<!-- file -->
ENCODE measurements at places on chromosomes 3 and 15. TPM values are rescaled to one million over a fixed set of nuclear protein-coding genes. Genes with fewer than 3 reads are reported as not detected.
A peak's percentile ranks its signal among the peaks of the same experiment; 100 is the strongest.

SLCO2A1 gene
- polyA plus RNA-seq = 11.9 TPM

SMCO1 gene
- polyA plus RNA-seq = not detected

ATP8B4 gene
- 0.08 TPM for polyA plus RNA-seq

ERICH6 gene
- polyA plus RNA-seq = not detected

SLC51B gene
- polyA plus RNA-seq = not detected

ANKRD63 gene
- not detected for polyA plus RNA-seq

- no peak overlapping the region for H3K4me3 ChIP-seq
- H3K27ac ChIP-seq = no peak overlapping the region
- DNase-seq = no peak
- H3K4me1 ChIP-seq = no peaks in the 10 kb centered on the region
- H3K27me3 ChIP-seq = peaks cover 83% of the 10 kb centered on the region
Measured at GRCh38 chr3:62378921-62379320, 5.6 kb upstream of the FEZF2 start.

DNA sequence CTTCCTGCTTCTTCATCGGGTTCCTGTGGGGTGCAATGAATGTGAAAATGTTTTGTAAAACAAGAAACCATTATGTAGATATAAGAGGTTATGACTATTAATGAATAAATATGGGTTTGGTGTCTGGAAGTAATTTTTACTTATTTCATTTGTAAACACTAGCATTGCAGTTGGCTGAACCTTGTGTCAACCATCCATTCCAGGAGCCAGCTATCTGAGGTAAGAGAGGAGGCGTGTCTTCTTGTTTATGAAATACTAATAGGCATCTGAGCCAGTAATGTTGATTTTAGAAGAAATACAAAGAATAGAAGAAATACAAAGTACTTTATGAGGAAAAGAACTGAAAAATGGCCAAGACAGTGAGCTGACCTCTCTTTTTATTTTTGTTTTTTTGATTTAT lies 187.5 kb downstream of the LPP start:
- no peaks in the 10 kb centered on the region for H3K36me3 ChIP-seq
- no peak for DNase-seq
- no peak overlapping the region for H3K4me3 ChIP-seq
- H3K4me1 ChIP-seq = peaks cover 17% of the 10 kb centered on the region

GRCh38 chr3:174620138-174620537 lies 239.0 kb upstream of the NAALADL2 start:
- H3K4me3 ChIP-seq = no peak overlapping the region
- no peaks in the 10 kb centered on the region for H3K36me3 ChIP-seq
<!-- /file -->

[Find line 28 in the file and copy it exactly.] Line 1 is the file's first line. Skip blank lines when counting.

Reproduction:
- no peaks in the 10 kb centered on the region for H3K36me3 ChIP-seq